Wall Street is abuzz with talk of three economic squalls--the oil price shock, global monetary tightening, and a tech slowdown--that might be converging to produce the Perfect Storm, which could drown the economy. We fear there is yet another squall on the horizon--a growing corporate-bond meltdown. Spreads are wider than they've been since the Asian crisis of 1997, while nonfinancial corporate debt is at a record 46% of gross domestic product. With the economy and profits slowing and the stock market sinking, this may turn out to be the most dangerous storm of all.
Let's go to the numbers. The worst deterioration so far has been in the junk sector, which is at the low end of the quality spectrum. Junk bonds are currently yielding 8 percentage points more than Treasuries. At the beginning of the year, the spread was only 5 points. A second measure of the sharp erosion in lower quality bonds is the spread between the Merrill Lynch & Co. high-yield (junk) index and 10-year Treasury bonds. It has been widening sharply all year and, at 7.13 points, is larger than in 1998, at the height of the global financial meltdown.
If these were isolated junk-bond market problems, the threat to the economy would be limited. But they are not. Top-quality debt is quickly getting hit as well. Triple-A, top-rated industrial corporate bonds that mature in 10 years are yielding about 6.96%, or 1.23 points more than similar top-rated government bonds. At the beginning of the year, the spread was only half that, meaning that investors believe the quality of the country's best corporate bonds is deteriorating as well.
What's behind this sudden drop in credit quality? After all, the real economy looks to be in great shape. The unemployment rate is at an astonishingly low 3.9%, consumer spending is high, and investment is healthy. All true, but the Federal Reserve's tightening of monetary policy is succeeding in slowing the economy, and the prospects for future corporate earnings growth is significantly lower today than it was at the beginning of the year. A whole series of recent earnings disappointments have not only tanked the stock market but triggered a reassessment of risk in the credit markets. This is particularly true for most telecom companies, which carry heavy debt loads. The Internet sector is in even worse shape, with the profit-making potential of many business models now in doubt.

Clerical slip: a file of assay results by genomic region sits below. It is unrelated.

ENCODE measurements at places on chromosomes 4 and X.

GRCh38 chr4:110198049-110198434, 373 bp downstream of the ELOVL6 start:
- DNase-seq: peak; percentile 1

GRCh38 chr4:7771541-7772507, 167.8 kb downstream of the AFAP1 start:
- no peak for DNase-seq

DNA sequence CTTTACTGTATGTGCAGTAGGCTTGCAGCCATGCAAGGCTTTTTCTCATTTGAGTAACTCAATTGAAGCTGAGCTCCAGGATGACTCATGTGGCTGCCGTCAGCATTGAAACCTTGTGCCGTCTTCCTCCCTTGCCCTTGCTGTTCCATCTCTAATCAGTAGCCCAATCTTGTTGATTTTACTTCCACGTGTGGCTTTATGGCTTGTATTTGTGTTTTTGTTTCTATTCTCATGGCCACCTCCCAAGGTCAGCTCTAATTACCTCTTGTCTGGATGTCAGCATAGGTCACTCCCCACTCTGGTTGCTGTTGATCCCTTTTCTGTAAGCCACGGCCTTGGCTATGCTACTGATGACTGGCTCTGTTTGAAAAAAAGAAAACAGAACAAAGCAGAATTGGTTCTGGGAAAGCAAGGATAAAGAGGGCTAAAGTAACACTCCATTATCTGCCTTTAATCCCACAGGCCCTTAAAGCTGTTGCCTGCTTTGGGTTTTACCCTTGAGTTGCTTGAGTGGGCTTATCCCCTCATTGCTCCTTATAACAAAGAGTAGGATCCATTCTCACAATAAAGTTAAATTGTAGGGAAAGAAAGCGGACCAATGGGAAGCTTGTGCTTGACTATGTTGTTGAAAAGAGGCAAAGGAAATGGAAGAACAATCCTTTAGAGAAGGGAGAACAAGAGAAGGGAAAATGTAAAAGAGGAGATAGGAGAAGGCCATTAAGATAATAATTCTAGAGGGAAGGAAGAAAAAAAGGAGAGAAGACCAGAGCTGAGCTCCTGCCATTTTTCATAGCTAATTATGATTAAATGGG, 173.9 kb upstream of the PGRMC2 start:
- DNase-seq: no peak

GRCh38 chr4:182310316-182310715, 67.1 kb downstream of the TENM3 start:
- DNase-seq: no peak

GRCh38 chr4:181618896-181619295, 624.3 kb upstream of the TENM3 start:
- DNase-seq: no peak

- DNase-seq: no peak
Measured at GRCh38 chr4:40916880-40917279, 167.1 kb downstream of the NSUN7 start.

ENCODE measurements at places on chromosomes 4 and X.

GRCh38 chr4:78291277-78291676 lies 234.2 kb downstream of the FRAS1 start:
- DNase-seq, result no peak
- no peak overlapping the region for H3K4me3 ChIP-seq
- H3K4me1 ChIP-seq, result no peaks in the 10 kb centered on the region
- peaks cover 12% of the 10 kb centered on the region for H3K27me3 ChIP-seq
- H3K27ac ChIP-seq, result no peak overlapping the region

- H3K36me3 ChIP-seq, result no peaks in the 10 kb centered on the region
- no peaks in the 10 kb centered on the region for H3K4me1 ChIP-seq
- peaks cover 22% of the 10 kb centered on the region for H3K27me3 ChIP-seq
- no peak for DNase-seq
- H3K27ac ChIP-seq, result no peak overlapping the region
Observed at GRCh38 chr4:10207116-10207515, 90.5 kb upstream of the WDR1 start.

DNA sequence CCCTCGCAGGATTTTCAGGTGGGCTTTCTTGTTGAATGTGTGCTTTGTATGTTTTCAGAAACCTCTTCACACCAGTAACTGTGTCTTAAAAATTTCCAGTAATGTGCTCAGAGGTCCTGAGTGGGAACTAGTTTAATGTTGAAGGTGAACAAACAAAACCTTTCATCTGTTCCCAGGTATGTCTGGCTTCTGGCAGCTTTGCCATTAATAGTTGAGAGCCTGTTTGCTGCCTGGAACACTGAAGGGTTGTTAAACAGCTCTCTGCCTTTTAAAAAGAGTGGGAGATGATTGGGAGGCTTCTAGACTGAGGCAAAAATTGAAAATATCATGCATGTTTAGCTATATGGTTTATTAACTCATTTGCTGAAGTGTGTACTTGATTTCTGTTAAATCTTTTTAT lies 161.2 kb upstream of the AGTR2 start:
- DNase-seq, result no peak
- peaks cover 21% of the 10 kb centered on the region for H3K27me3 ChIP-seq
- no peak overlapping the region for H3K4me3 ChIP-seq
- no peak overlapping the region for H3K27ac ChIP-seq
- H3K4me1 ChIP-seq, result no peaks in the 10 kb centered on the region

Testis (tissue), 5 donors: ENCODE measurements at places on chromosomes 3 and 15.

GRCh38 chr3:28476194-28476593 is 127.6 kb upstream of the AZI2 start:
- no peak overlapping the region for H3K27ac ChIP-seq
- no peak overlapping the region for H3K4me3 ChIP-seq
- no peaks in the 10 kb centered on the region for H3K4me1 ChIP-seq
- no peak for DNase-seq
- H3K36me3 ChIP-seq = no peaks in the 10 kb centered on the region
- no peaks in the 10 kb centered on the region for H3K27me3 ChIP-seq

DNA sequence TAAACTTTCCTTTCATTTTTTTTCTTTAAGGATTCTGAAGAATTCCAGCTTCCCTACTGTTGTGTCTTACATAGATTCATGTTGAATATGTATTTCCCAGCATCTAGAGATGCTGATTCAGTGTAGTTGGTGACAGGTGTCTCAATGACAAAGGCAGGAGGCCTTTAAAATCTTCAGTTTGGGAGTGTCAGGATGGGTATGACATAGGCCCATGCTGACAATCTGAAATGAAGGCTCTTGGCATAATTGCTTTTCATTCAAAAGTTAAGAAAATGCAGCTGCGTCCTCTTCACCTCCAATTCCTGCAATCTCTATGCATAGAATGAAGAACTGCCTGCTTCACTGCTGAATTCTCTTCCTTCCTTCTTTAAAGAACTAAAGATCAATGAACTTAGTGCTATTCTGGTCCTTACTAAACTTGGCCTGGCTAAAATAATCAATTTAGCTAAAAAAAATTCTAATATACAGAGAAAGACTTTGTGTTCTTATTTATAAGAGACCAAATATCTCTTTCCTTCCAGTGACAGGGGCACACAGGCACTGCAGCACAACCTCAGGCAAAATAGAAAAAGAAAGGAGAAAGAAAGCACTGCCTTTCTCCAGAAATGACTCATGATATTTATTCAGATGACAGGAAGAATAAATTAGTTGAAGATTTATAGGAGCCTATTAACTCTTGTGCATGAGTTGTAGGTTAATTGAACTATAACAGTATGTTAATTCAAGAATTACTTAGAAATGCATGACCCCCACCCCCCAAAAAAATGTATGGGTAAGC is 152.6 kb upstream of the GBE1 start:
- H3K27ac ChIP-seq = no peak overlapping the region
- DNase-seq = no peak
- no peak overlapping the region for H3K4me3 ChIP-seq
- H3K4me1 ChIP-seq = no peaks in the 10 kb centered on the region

To date, Standard & Poor's has lowered credit ratings on 325 bond issues, and there are currently four downgrades for every upgrade. Credit quality is dropping fast and shows no signs of improving. The weakening in the debt markets augurs ill for growth. It augments the forces that are threatening to come together in a Perfect Storm. Monetary policy may have to be eased sooner rather than later.